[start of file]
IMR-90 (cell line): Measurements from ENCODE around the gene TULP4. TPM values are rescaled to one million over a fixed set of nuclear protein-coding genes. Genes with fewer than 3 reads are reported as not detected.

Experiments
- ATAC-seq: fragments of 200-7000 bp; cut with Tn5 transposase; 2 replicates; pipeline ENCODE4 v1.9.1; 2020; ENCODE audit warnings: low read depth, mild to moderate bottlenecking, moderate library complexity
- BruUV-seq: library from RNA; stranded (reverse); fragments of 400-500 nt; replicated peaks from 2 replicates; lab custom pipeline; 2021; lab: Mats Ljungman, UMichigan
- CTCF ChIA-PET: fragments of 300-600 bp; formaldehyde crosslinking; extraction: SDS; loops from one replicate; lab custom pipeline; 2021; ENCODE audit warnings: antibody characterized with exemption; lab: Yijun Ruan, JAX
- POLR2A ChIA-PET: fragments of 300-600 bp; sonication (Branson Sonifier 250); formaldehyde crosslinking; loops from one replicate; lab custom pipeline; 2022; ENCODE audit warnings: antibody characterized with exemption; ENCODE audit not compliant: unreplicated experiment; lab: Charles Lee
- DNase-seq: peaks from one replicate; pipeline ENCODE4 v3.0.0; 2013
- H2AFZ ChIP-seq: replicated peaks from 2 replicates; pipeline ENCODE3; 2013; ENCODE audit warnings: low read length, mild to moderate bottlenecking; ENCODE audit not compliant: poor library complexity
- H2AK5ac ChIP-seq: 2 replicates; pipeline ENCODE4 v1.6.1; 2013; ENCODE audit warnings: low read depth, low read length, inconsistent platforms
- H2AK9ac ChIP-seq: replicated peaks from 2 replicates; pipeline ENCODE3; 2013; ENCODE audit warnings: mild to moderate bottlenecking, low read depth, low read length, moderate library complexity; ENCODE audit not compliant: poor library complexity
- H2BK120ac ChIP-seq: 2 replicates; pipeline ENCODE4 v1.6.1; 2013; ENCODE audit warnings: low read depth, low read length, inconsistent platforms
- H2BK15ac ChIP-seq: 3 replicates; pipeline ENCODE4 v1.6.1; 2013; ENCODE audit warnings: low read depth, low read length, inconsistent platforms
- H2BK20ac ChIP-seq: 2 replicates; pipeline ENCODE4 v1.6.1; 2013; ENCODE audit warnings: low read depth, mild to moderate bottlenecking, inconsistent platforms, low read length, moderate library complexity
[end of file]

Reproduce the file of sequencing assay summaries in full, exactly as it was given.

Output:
IMR-90 (cell line): Measurements from ENCODE around the gene TULP4. TPM values are rescaled to one million over a fixed set of nuclear protein-coding genes. Genes with fewer than 3 reads are reported as not detected.

Experiments
- ATAC-seq: fragments of 200-7000 bp; cut with Tn5 transposase; 2 replicates; pipeline ENCODE4 v1.9.1; 2020; ENCODE audit warnings: low read depth, mild to moderate bottlenecking, moderate library complexity
- BruUV-seq: library from RNA; stranded (reverse); fragments of 400-500 nt; replicated peaks from 2 replicates; lab custom pipeline; 2021; lab: Mats Ljungman, UMichigan
- CTCF ChIA-PET: fragments of 300-600 bp; formaldehyde crosslinking; extraction: SDS; loops from one replicate; lab custom pipeline; 2021; ENCODE audit warnings: antibody characterized with exemption; lab: Yijun Ruan, JAX
- POLR2A ChIA-PET: fragments of 300-600 bp; sonication (Branson Sonifier 250); formaldehyde crosslinking; loops from one replicate; lab custom pipeline; 2022; ENCODE audit warnings: antibody characterized with exemption; ENCODE audit not compliant: unreplicated experiment; lab: Charles Lee
- DNase-seq: peaks from one replicate; pipeline ENCODE4 v3.0.0; 2013
- H2AFZ ChIP-seq: replicated peaks from 2 replicates; pipeline ENCODE3; 2013; ENCODE audit warnings: low read length, mild to moderate bottlenecking; ENCODE audit not compliant: poor library complexity
- H2AK5ac ChIP-seq: 2 replicates; pipeline ENCODE4 v1.6.1; 2013; ENCODE audit warnings: low read depth, low read length, inconsistent platforms
- H2AK9ac ChIP-seq: replicated peaks from 2 replicates; pipeline ENCODE3; 2013; ENCODE audit warnings: mild to moderate bottlenecking, low read depth, low read length, moderate library complexity; ENCODE audit not compliant: poor library complexity
- H2BK120ac ChIP-seq: 2 replicates; pipeline ENCODE4 v1.6.1; 2013; ENCODE audit warnings: low read depth, low read length, inconsistent platforms
- H2BK15ac ChIP-seq: 3 replicates; pipeline ENCODE4 v1.6.1; 2013; ENCODE audit warnings: low read depth, low read length, inconsistent platforms
- H2BK20ac ChIP-seq: 2 replicates; pipeline ENCODE4 v1.6.1; 2013; ENCODE audit warnings: low read depth, mild to moderate bottlenecking, inconsistent platforms, low read length, moderate library complexity